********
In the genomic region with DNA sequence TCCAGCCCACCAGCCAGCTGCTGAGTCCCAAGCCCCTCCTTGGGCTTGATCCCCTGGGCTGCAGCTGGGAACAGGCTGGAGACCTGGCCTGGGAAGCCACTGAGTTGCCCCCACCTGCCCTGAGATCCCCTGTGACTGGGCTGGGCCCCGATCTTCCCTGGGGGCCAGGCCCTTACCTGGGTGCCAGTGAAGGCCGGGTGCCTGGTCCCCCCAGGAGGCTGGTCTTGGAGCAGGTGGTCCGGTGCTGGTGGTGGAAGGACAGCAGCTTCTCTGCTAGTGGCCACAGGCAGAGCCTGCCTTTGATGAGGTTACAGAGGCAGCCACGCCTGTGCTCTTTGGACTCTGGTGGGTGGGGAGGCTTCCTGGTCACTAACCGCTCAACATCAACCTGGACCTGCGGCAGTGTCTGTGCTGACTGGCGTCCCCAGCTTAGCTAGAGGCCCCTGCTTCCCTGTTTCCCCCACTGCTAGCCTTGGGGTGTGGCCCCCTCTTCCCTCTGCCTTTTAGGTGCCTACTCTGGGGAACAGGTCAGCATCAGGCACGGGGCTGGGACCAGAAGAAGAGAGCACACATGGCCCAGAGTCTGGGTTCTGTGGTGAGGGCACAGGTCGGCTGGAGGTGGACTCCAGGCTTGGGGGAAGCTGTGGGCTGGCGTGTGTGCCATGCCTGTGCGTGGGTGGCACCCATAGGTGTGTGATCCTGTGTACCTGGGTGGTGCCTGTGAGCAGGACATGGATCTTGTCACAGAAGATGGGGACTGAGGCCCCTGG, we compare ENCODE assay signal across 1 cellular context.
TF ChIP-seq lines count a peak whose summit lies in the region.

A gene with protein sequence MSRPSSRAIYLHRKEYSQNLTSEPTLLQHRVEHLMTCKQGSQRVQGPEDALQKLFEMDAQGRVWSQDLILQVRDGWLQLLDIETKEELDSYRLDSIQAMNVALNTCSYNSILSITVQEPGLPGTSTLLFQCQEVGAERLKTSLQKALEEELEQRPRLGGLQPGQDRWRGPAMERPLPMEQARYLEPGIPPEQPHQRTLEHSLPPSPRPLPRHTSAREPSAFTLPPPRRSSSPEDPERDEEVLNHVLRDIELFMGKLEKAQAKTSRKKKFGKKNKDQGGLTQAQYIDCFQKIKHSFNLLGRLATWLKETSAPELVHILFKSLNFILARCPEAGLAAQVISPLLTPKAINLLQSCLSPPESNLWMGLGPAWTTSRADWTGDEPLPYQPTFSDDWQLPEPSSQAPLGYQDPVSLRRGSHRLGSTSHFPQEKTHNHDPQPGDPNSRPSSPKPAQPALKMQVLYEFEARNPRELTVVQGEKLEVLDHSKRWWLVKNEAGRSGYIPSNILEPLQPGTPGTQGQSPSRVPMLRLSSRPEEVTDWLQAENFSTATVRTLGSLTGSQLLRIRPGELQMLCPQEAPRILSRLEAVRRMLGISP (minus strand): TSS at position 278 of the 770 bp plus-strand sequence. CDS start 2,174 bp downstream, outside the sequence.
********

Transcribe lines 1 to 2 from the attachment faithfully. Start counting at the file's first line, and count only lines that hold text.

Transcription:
In the genomic region with DNA sequence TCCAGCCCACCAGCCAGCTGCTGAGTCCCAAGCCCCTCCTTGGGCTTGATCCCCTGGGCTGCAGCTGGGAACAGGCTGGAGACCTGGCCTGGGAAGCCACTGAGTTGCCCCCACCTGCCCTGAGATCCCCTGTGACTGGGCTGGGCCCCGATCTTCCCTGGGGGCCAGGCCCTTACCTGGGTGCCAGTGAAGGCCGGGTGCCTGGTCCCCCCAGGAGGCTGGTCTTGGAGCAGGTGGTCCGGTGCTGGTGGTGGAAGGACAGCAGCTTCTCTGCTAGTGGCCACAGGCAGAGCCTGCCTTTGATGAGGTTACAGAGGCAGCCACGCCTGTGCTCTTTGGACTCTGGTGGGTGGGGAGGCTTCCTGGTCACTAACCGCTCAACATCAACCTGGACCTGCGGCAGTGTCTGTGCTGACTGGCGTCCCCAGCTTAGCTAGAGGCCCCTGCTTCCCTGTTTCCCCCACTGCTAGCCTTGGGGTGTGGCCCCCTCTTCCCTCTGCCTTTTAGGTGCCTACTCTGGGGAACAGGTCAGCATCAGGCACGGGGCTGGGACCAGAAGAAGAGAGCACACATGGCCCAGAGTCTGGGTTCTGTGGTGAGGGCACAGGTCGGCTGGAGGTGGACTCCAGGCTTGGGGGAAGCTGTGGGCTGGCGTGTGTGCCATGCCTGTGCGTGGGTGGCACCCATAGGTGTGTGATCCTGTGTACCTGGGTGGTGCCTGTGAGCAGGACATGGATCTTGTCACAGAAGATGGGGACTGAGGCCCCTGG, we compare ENCODE assay signal across 1 cellular context.
TF ChIP-seq lines count a peak whose summit lies in the region.